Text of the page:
DES MOINES | Iowans suffering from chronic diseases joined state lawmakers Tuesday in calling for expanded access under a doctor's supervision to medical cannabis that is manufactured in private dispensaries licensed by the state to operate in Iowa.
"We are asking our state legislators and our governor to work together this legislative session to help our families obtain access in Iowa to this medication in a well-controlled, safe and affordable way," said Kim Novy, an Altoona mother of twin daughters who suffer from intractable epilepsy.
Sen. Bill Dotzler, D-Waterloo, said the split-control Legislature took a first step last year in approving Iowa's first medical cannabis program. But unfortunately the approach was so tightly regulated to avoid unintended consequences that eligible participants have been unable to obtain cannabis oil from other states and transport it to Iowa as envisioned.
Senate Study Bill 1243, which is exempt from this week's legislative "funnel" because it contains a fee provision, would expand to eight the conditions eligible for medicines made from cannabis and establish a process for them to become eligible - with physician certification -- to purchase medical marijuana products from dispensaries licensed by the state. The expanded medical conditions included cancer, multiple sclerosis, epilepsy, AIDS/HIV, glaucoma, Hepatitis C, Crohn's Disease, amyotrophic lateral sclerosis (ALS), Ehlers-Danlos Syndrome, and post traumatic stress disorder.
The cannabis would be grown in Iowa by up to four private medical cannabis manufacturers under the oversight of a newly created Medical Advisory Board of healthcare professions who also would be able to determine whether additional medical conditions should be eligible for medical cannabis The bill establishes a manufacturer license application fee of $7,500 that authorizes the holder to charge fees to a patient/caregiver to dispense medical marijuana.
"This bill is not about legalizing recreational use," said Sen. Steve Sodders, D-State Center, a Marshall County deputy sheriff and supporter of the bill that backers hope will garner bipartisan support.
"Like other medically useful drugs which can be abused, cannabis provides important, unique and scientifically proven medical benefits to people with severe illnesses," Sodders said. "This legislation creates a secure, controlled way to provide medical cannabis to Iowans who need it. This proposal is a responsible and compassionate way to help ease pain and suffering and even extend lives."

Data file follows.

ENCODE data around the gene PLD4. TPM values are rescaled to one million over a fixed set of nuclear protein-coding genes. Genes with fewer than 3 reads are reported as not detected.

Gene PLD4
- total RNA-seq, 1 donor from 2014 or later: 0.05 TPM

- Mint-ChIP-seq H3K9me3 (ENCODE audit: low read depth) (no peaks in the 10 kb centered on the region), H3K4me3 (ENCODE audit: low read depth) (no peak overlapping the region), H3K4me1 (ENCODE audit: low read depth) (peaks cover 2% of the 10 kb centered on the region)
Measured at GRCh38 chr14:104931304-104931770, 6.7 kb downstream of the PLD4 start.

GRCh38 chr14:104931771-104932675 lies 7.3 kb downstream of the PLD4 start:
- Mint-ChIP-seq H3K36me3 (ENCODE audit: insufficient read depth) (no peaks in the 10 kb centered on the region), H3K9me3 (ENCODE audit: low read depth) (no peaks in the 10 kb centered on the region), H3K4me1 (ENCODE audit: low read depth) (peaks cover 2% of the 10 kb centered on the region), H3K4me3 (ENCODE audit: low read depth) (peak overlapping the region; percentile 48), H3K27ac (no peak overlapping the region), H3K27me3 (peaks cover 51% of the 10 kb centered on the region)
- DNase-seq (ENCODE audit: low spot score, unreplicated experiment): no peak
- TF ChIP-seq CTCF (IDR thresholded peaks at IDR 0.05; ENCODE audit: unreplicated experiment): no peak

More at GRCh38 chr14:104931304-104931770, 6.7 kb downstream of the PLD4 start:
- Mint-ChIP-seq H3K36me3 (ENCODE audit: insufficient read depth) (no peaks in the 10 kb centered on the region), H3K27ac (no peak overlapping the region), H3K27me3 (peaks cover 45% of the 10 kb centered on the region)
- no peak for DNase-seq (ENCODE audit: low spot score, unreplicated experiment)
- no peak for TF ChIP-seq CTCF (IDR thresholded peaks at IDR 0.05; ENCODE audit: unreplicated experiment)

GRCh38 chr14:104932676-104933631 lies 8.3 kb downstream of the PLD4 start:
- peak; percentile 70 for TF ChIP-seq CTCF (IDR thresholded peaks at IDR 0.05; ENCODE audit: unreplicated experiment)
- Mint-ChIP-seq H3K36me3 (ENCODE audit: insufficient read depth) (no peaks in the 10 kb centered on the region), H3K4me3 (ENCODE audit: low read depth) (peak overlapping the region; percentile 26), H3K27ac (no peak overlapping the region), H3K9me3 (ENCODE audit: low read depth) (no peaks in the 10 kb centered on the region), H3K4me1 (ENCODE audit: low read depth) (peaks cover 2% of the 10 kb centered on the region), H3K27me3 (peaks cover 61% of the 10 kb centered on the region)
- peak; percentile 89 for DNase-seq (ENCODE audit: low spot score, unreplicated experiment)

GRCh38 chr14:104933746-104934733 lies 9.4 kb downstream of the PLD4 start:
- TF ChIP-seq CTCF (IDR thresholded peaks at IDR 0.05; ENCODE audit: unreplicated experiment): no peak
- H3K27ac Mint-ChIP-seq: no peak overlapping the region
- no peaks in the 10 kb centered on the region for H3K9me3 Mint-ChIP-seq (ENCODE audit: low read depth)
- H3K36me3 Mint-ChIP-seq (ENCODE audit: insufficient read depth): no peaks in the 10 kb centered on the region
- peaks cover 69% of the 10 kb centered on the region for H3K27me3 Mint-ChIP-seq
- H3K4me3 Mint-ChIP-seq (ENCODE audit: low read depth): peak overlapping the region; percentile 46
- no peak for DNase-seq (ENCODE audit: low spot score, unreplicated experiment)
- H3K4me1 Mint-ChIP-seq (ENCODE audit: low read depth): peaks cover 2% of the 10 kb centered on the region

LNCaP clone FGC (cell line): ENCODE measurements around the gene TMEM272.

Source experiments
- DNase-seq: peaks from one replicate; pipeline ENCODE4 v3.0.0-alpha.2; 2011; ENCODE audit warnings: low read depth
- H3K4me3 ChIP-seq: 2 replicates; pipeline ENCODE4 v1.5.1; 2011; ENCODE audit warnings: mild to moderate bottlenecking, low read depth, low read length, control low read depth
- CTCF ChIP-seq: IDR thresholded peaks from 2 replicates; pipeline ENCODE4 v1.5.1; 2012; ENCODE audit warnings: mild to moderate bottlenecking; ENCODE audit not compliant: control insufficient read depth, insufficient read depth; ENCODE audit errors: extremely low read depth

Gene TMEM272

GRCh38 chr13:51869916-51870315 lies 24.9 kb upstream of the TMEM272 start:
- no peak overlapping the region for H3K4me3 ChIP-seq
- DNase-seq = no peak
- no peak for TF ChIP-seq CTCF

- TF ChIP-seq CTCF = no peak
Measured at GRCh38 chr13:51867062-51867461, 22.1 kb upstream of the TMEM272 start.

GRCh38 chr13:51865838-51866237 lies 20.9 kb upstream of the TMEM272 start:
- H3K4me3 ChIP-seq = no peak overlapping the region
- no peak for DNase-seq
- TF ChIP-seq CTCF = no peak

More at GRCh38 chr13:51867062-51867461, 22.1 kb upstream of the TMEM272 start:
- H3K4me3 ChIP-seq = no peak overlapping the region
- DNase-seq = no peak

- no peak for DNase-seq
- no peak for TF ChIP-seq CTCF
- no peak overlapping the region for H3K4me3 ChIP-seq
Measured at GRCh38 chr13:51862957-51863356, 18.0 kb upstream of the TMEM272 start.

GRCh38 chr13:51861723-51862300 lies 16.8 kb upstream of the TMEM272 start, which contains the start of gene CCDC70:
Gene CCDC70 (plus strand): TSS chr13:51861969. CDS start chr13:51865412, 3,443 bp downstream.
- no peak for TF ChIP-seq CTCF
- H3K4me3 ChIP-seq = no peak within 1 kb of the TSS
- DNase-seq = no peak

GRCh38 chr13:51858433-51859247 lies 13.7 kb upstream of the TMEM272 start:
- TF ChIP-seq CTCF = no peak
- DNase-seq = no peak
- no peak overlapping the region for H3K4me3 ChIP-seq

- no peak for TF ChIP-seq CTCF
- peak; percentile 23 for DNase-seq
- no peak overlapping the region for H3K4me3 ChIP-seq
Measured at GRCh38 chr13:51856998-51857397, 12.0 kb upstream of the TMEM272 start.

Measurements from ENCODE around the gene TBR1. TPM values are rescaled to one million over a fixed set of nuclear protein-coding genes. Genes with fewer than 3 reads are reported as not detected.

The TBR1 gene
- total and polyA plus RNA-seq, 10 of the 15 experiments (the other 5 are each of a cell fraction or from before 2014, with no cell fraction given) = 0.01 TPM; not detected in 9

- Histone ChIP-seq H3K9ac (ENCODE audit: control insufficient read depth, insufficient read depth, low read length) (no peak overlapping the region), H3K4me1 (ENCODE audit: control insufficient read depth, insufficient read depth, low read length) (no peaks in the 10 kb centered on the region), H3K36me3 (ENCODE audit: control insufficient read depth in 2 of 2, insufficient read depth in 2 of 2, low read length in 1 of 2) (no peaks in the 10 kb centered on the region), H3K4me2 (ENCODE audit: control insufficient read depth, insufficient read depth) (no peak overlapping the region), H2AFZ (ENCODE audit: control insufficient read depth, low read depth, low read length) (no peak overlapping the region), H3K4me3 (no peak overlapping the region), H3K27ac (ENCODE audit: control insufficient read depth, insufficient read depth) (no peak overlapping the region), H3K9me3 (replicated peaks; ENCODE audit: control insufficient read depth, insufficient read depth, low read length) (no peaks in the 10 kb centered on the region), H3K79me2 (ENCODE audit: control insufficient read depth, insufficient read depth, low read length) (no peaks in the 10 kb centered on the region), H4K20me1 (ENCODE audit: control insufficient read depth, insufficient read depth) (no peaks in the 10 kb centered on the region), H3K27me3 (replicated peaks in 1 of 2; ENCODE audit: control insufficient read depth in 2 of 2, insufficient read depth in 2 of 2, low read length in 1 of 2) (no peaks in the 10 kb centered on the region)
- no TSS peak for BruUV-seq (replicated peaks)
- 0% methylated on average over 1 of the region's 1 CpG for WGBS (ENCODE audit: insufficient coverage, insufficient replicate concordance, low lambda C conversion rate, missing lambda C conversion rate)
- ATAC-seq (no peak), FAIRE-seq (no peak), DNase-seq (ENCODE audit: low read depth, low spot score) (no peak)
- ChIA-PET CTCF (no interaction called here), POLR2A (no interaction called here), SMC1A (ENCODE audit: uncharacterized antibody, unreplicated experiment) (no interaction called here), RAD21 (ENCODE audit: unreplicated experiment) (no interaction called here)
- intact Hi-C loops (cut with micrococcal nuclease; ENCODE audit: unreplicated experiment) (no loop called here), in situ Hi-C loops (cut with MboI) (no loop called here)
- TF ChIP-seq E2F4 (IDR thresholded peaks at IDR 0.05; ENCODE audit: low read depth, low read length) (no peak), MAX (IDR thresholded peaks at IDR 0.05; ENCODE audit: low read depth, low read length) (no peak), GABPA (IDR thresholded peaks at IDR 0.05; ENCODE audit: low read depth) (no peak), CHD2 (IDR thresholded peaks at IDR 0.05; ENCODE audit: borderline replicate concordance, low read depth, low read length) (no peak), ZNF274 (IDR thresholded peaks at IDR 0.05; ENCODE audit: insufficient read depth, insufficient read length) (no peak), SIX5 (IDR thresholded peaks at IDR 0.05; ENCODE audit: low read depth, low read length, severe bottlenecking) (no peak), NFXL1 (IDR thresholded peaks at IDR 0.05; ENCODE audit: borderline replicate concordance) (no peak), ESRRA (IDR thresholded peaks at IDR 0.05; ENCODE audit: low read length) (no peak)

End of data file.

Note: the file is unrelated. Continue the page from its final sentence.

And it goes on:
After emotional appeals from Iowa parents with children suffering from severe epilepsy, the Legislature passed and Gov. Terry Branstad signed legislation that legalizee the possession and medical use under certain conditions of cannabidiol, a non-psychoactive component of marijuana that backers say possesses a wide range of therapeutic benefits.
The measure gave prosecutorial immunity to people who possess cannabidiol, a non-smokable oil extract of marijuana with a low THC level to treat seizures. Patients or their caregivers are required to obtain a state-issued registration card to possess the drug and to have a neurologist's recommendation to obtain the license. The act is repealed July 1, 2017.
During Tuesday's news conference, Jon Custis, a Vietnam veteran who suffers from post traumatic stress disorder, said he favored making cannabis available to soldiers dealing with terrible side effects of war. He said a New Mexico study showed a 75 percent reduction in PTSD symptoms using cannabis.
"Decriminalizing marijuana, passing a medical cannabis bill or rescheduling it won't fix everything but it might just save some of these heroes -- our heroes," Custis said. "It is the right thing to do and this is the right time to do it."
Sen. Charles Schneider, R-West Des Moines, who was a key legislator in last session's bipartisan success, said SSB1243 faces "an uphill battle" because Republicans who control the Iowa House say they want to give the current law time to work and want to see more research evidence of cannabis oil's medical benefits.
"The fact that it opens it up to more conditions may scare some people away from it or may be a step further than most people want to go," Schneider said.
Dotzler said 23 other states have similar programs.
"Iowans deserve to have full access to the same medicines already available to the majority of all Americans," he said.